NEMA: That means even the house cats?
CHARLES: Even, even if they're friendly cats. Even your confined cats that stay in the house still have organisms. The organism is called pasteurella, and its got a very high likelihood for infection and it sets up and produces a kind of grayish discharge and it gets the patient, gets the person infected very quickly.
NEMA: What to do in between the injury and going to see a doctor. Is there something you can do to help out?
CHARLES: Soap and water is a great thing. Just clean that bite as quickly as you can. So you want to clean it as quickly as you can. The other thing we really didn't talk about is tetanus and tetanus prone wounds. It's a slightly controversial debate for a doctor... it's five to ten years. You're generally covered for ten years unless you're elderly, or you're immuno-compromised. But if you have not had a tetanus shot in ten years, you definitely need to make sure you get one to keep everything up to date. And then those that are elderly, immuno-compromised - by immuno-compromised... you could be diabetic, you could be HIV positive, you could be anything that causes a decrease in your body's ability to fight infection, that puts you at a higher risk for infection for any bite.
NEMA: Dr. Charles, let's change gears. The nosebleed is a curious thing... sometimes it just happens... but what is the number one cause?
CHARLES: When you do this, you do this on TV, it's easy... but stick out your pointer finger. Now stick out the pointer finger on your other hand. Those are your number one and number two causes of nosebleeds, digital trauma, nose picking. Number one and number two causes of nosebleeds, your right and left hand.
NEMA: Wow, here I'm looking for something esoteric... you know....?
CHARLES: I have to do that on TV, and it's a lot of fun and, of course they fall for it hook, line and finger... sinker, but digital trauma or nose picking is the number one cause of nosebleeds. Other factors include high blood pressure, which could be associated... and the weather plays a factor if it's real dry outside and your nose gets real dry. Or you're blowing it a lot... there's a greater likelihood that you could get a nosebleed.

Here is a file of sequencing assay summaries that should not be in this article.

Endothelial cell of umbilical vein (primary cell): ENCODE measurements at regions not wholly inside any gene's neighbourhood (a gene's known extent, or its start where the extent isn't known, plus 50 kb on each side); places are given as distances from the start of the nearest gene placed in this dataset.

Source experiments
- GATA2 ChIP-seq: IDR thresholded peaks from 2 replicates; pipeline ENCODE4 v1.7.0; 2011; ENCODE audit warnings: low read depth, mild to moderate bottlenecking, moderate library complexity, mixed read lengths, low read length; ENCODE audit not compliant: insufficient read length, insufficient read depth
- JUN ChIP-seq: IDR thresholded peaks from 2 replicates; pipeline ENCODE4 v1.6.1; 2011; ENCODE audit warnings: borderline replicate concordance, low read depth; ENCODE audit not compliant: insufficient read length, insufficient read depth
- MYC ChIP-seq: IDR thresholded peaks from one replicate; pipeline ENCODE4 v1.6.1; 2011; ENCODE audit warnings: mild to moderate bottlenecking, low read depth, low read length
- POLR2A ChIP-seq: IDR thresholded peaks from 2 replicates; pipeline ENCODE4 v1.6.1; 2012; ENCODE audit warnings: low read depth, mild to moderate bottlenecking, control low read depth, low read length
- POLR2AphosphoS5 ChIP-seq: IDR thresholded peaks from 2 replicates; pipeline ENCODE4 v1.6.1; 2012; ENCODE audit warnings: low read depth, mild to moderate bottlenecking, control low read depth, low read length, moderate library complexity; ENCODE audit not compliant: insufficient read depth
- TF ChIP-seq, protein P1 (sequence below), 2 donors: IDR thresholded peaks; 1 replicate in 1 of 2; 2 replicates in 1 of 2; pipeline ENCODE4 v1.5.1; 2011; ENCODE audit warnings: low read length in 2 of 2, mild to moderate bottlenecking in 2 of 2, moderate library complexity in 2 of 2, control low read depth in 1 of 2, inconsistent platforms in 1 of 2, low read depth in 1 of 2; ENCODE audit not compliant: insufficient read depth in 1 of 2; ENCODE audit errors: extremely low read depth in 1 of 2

NEMA: Now I can understand that if you have a cold, kind of blowing all day and it gets kind of rough, but when it gets really dry what happens?
CHARLES: First of all, people are chronically dehydrated. We don't drink enough water, and so when it gets dry outside, our mucosa which is the pink stuff in the nose that's normally moist and collects stuff, the dust, as it goes in the hair, it gets dry and cracks and when you blow your nose or you stick your finger in there then it helps lead to bleeding.
NEMA: What would be some other reasons for nosebleeds that would be kind of unexpected. I've had this happen a couple of times where I'd get up quickly and I wouldn't know why but all of the sudden it would start to bleed.
CHARLES: Well nosebleeds, patients with high blood pressure if their blood pressure gets high can have nosebleeds. If you get any trauma, whether it be hit in the face or something, or spontaneous nosebleeds... you probably did something in the last short period of time, a day or two, that predisposed you, but along the flu and allergy season, it's real prone for nosebleeds. Unlikely are those who are on blood thinners, whether it be for heart attacks or strokes, they also... with very, very minor trauma can have spontaneous nosebleeds.
NEMA: So, what should you do when you get a nosebleed?
CHARLES: What we recommend for nosebleeds, now trauma nosebleeds are a little different because you have a set cause... once you stop the bleeding it will stop... generally. You might have a prolonged bleed if you got popped pretty good. But what you do when they come to visit us or if you are at home, what we recommend is you blow your nose. Because when a nosebleed starts, it could be a clot right at the spot of where it's bleeding, and that clot will stop that area from closing over... and it will continue to bleed. So you blow your nose, if you have some Afrin - it's a vaso- constrictor, constricts the blood vessels - you spray that in there and then you hold pressure for 10 minutes... then that should stop most nosebleeds. If that doesn't, then you need to come to the emergency department. But the thing that they talk about is tilting your head back. If you tilt your head back you swallow the blood. If you swallow the blood, it's very irritating to your stomach, which can cause you to vomit, which increases the pressure up top around your nose, and can increase your nose bleed. You also don't have any idea how much blood has been lost, so we always tell you to sit down, lean with your head forward and apply that pressure for 10 to 15 minutes.
NEMA: Our thanks to Dr. Ron Charles, Assistant Professor of emergency medicine at the University of Texas Medical School.
SPOT: 15 years in the prevention of heart disease, stroke and trauma - The National Emergency Medicine Association. This show is just part of what NEMA does. We send out millions of pieces of prevention information to people around the country, give grants to organizations in research, public information and emergency services, and have been instrumental in the creation and expansion of the Chest Pain Emergency Room movement. To play a role, call 800-332-6362.
NEMA: Thanks for joining us for today's program. If you have any comments or suggestions, contact this station. Or visit our home page at: www.NEMAhealth.org ...for a look at transcripts of this or past programs, or to find out more about the National Emergency Medicine Association. I'm Steve Girard at The Heart of the Matter.